Sometimes innovation happens from the top down, but in the digital age it often happens from the bottom up. Users and online communities are the ones who plant the most interesting and unexpected seeds of innovation, and companies that encourage and embrace this trend flourish, while those that respond with trepidation find themselves falling behind.
Possible Action Items: Implementation of platforms for user feedback and interaction, and commitment to manning these platforms. Incentives for user contributions to a service. Mechanisms for direct user contributions that do not require the complete transfer of all rights and interests.
Discussion Points: One interesting point that has been raised is the idea that the “community of companies” is just as important as the community within and around each company. We’re seeking additional feedback on this idea, and how this Principle can be expanded to better include it.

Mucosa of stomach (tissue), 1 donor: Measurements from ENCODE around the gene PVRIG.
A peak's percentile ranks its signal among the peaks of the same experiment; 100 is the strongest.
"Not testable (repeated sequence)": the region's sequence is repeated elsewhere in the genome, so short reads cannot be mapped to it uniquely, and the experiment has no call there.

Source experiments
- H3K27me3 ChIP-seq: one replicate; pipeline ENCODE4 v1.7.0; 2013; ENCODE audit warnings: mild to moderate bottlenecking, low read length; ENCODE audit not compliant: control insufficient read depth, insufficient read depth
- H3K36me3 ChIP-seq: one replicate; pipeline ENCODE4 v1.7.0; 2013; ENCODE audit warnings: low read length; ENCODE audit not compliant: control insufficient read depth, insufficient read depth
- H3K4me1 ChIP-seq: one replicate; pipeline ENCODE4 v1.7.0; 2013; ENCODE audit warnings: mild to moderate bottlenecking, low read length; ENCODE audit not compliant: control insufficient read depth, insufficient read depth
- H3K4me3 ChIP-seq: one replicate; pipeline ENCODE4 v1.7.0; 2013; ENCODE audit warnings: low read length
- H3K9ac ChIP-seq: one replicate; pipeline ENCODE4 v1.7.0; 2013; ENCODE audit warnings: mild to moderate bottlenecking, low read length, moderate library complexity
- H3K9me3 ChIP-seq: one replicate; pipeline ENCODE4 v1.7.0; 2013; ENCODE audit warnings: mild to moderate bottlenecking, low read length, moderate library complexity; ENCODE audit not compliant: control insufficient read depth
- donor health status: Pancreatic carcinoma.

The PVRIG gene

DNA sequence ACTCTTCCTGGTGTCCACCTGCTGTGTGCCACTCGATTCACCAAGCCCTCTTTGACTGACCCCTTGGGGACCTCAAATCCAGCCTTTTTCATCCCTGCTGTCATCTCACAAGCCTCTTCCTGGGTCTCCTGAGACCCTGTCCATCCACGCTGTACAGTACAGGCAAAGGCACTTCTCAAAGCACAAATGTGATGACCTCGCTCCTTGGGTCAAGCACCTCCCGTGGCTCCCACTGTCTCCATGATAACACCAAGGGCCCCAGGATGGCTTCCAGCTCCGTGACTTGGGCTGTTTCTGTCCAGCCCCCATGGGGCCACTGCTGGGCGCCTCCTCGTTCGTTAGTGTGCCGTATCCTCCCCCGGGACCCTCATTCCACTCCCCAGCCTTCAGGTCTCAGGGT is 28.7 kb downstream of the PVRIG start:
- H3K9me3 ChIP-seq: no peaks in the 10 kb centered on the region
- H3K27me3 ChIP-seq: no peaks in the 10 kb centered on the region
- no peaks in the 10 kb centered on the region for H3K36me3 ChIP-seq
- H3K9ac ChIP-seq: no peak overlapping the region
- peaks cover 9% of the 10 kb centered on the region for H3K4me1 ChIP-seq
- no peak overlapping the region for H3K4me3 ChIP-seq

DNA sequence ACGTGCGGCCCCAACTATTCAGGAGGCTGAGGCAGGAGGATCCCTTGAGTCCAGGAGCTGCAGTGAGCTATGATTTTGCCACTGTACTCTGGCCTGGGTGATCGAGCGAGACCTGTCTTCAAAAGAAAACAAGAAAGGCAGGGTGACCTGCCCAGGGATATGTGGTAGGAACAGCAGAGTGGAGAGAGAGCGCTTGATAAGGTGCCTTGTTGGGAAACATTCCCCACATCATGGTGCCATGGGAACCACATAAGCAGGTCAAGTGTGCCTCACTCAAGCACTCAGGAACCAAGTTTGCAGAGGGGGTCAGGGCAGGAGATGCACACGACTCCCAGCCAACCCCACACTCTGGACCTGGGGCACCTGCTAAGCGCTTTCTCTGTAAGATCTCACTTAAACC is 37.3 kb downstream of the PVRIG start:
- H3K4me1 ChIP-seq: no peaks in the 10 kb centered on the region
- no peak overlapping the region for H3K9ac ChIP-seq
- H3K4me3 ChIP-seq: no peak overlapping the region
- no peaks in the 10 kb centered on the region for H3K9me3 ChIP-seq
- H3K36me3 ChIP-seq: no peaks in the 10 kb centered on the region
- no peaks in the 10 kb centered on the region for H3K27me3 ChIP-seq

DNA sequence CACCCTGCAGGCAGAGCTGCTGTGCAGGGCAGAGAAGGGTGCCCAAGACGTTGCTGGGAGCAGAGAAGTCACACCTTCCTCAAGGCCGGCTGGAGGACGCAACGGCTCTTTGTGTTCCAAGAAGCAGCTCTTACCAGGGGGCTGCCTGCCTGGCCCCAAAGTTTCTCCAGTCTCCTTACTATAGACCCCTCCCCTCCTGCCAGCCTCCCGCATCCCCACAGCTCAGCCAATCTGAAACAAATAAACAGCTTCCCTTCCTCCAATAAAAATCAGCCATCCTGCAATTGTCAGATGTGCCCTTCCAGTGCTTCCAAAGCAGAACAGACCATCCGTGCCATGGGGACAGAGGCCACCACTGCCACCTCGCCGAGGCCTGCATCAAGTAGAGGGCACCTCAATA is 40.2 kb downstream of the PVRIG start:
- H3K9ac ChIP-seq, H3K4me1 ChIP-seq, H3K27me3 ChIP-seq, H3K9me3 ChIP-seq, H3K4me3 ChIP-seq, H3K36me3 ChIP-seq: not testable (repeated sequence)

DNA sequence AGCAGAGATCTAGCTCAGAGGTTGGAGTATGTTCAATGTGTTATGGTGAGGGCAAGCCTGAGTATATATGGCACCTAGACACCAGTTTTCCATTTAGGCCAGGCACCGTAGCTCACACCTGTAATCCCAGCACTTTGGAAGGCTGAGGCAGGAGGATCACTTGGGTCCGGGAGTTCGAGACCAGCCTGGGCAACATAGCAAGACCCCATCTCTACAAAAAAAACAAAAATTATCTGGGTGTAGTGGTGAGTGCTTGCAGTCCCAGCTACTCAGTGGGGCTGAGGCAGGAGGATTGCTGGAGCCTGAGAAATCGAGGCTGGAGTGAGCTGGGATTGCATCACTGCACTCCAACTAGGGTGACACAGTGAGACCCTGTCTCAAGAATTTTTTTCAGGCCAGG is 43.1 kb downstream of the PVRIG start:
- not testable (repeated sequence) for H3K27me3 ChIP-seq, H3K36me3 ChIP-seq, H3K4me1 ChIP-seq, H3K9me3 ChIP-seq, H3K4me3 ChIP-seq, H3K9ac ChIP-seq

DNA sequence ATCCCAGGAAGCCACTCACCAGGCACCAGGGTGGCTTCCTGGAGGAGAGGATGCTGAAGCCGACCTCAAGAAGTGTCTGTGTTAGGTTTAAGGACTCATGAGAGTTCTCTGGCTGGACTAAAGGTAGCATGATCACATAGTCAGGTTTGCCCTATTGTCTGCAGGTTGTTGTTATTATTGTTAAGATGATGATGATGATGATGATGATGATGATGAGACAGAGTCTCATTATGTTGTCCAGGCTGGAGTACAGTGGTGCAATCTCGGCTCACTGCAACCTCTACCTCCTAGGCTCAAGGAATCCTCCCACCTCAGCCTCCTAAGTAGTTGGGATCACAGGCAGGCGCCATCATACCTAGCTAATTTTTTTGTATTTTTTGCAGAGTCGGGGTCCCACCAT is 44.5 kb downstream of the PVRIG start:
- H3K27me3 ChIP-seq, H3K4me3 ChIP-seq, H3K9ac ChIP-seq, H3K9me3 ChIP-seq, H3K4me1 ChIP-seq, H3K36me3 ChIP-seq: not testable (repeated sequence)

All the pro-innovation principles in the world won’t make a difference if people aren’t sure where a company stands. Transparency and communication is key to ensuring that users and other innovators have the confidence, and the trust, to take full advantage of these mechanisms for fostering innovation.
Possible Action Items: Clarification, simplification and relaxation of all terms of service, with a focus on encouraging people to build and experiment. Frequent communication regarding projects and company decisions that impact ongoing and future innovation.
Discussion Points: The main goal of transparency is trust. We’ve had a lot of discussion about ‘trust’ as the future currency of the web, and how today’s innovators should be preparing for that future. Does this Principle need to expand more on the goal of trust-via-transparency, or does Trust need to have its own section entirely? Beyond transparency, what other things are critical to establishing trust?
Beyond transparency lies advocacy. It’s one thing to have pro-innovation, pro-user policies and be open about them, but the next step is to make your voice heard on these ideas and encourage others to embrace them, while actively letting people know how much you care about innovation.
Discussion Points: This is another new principle proposed in our initial discussions. Advocacy doesn’t have to mean politics, but we like the idea of encouraging all companies to go one step beyond enacting these Principles for themselves, and start promoting them to others. How is this best summed up as an Innovation Principle, and what action items should we be suggesting?
Other New Principles